Making Discoveries with DNA Detective CeCe Moore
“As human beings we long to connect to our history and to each other—to know where we fit into the grand scheme of things,” said CeCe Moore during the Saturday morning keynote address at RootsTech 2017. And that’s exactly what she does for a living. As a genetic genealogist, Moore uses DNA test results and any other available information to help people make biological connections.
Much of her work is with adoptees who are hoping to find their biological families, but she has taken on cases of all kinds. Forgiveness and healing is often the result of Moore’s adoptee and foundling cases (cases of infant abandonment). Moore related that because of DNA testing, thousands have finally “received answers to their lifelong questions about their identity and the circumstances surrounding their abandonment,” and as a result, many are able to expand their circles of love and support.
A Meaningful Family Discovery
Moore has also made fascinating discoveries within her own family. When her brother-in-law, John, became interested in her work, she suggested he take a DNA test. He grew up in a single-parent home and knew little about his ancestry. He had always assumed he had traces of Native American DNA, but when the results came back, he was surprised to learn he didn’t. Instead he discovered that 6.6 percent of his DNA reflected African origin. Because John’s mother was still living, they were able to collect a DNA sample from her as well. Her results showed that 12.5 percent of her DNA was of African origin. At this point, Moore was able to follow the paper trail to discover that John and his mother are direct descendants of one of America’s founding fathers, Thomas Jefferson, and Sally Hemings, a biracial slave at Jefferson’s Monticello estate. The results of this discovery have been life-changing for John and his family.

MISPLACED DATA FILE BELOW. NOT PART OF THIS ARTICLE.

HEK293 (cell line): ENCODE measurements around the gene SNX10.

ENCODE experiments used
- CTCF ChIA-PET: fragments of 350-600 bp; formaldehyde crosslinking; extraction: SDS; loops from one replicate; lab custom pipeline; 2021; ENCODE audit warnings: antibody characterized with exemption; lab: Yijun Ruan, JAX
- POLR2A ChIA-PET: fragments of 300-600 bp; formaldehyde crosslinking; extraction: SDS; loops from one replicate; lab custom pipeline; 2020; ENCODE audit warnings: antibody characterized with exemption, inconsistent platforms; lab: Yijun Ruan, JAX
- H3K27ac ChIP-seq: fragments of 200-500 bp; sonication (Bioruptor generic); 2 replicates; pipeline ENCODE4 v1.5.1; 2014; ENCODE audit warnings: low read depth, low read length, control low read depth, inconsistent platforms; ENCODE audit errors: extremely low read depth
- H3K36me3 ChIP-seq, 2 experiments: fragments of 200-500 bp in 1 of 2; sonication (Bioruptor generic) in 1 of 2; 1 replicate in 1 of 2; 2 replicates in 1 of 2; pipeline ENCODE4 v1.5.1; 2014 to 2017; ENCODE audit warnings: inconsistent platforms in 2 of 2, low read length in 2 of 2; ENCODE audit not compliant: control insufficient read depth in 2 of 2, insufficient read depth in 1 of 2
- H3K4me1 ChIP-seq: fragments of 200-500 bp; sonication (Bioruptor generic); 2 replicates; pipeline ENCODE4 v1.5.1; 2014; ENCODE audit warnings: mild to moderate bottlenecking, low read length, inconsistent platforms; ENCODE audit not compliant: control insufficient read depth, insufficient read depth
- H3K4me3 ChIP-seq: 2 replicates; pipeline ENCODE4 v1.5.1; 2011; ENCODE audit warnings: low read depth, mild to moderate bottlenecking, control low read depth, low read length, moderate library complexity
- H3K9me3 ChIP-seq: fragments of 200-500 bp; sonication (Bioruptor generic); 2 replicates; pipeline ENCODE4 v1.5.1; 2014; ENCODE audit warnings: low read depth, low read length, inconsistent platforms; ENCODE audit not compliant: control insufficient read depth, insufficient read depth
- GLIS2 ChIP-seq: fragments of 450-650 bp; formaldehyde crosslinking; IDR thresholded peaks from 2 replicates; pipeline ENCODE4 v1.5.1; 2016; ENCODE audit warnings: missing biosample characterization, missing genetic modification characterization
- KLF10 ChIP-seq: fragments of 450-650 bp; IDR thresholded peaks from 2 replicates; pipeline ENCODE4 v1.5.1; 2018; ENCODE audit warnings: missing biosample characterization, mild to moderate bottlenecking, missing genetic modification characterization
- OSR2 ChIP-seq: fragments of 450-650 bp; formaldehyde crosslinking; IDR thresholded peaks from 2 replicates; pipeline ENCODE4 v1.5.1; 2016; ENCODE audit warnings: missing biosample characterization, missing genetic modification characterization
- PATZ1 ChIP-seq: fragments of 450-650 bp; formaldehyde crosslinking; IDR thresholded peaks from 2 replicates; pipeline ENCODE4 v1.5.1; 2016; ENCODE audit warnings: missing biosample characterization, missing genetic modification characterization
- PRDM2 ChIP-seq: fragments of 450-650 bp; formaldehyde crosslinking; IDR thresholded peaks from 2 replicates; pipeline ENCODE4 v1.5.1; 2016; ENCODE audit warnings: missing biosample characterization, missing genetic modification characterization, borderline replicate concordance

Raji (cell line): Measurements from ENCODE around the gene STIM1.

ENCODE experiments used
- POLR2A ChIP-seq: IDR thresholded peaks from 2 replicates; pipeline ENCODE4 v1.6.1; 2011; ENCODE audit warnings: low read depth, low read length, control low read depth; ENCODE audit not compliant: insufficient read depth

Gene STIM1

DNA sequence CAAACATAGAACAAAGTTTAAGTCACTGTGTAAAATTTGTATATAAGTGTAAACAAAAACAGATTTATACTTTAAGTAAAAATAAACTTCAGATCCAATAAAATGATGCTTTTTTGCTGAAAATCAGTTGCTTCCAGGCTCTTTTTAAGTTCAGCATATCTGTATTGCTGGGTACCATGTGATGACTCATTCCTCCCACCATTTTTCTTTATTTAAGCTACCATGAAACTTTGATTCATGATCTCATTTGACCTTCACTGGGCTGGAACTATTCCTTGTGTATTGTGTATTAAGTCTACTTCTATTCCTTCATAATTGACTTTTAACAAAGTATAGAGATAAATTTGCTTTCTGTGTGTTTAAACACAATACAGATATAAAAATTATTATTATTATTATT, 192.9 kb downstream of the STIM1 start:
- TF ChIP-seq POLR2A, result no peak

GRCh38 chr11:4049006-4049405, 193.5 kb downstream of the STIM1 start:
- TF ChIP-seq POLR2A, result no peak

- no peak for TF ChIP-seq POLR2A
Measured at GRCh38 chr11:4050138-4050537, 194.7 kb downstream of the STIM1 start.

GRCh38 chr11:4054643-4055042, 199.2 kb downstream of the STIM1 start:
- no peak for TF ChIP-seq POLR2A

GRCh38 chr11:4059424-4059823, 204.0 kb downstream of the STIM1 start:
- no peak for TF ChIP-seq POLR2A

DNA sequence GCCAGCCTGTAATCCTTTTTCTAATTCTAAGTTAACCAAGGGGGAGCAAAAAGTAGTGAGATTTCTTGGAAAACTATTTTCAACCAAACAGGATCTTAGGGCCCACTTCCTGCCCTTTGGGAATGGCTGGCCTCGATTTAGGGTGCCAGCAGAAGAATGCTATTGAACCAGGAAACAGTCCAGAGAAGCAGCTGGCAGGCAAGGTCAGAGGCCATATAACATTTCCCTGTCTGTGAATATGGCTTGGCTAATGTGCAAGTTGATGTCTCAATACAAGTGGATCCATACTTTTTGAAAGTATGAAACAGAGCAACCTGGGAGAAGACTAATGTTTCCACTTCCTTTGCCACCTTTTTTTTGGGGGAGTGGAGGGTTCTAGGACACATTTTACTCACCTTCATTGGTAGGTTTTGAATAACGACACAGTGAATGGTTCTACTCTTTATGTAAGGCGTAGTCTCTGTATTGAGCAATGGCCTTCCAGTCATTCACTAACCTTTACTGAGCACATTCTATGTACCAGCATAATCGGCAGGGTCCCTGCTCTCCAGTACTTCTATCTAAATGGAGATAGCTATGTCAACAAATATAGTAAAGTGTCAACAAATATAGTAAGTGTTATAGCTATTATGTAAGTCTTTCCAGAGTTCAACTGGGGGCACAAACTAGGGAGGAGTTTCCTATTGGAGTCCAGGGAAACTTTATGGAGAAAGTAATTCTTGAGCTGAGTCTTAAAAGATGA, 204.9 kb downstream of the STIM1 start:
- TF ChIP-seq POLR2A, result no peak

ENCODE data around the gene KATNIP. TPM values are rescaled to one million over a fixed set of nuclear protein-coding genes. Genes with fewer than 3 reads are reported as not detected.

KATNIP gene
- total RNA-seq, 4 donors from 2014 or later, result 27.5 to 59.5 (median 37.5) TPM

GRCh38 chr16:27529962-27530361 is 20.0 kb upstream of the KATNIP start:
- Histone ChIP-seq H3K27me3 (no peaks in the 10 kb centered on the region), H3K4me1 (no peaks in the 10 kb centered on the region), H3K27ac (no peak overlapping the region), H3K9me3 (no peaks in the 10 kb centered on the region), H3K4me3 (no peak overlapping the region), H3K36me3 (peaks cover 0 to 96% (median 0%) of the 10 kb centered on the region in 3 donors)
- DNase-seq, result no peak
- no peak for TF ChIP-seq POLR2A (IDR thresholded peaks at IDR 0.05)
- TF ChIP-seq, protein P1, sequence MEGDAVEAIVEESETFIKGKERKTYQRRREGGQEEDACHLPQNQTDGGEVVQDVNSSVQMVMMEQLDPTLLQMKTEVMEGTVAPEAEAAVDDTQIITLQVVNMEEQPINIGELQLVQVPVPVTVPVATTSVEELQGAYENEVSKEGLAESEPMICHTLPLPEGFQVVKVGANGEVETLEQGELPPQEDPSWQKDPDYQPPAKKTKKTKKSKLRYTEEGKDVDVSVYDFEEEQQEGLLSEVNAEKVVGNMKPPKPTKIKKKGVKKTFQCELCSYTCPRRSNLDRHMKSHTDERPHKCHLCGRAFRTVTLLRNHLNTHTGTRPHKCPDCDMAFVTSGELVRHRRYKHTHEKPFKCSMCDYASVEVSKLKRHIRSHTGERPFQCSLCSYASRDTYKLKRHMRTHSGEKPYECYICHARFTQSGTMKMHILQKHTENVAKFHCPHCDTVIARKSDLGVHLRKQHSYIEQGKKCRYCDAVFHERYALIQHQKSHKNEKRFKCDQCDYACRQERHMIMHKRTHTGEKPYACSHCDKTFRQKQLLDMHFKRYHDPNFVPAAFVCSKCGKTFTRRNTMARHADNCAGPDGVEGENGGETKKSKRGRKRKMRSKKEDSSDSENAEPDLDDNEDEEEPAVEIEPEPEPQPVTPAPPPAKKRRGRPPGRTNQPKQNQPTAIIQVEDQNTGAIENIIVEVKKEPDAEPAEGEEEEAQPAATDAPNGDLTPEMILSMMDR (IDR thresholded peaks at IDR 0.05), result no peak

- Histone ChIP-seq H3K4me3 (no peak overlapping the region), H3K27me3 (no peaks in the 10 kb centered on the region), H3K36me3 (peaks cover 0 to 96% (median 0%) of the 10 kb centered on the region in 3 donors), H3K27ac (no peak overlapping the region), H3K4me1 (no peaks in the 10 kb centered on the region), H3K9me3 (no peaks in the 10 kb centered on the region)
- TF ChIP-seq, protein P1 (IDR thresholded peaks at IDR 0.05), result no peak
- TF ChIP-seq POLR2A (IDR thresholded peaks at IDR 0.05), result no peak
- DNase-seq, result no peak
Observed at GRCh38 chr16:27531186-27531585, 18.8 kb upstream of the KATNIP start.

Genetic Influence on Behavior
Moore also spoke on what she referred to as genetic memory, which is the idea that even when biological family members haven’t met, their common biological history influences their choices, habits, and behaviors. She shared many examples of this and then posed the question “For those of us who do not know our ancestry, how important is it that we find out?”
The Future of Genetic Genealogy
When it comes to the future of genetic genealogy, we have a lot to look forward to, Moore said.
“What we as genealogists are doing is important for understanding the past, for ushering in the future, and for both personal and collective healing. Our work is changing lives, changing society, changing history, and even changing the future,” she said.
“Is the future of DNA research our key to unlocking the past? Will what we learn allow us to glimpse far into the past in ways that have never before been possible?” How far back will it allow us to explore? Decades? Centuries? Millennia?” she asked. “As the scientific research advances, so will our knowledge about our collective and individual histories.”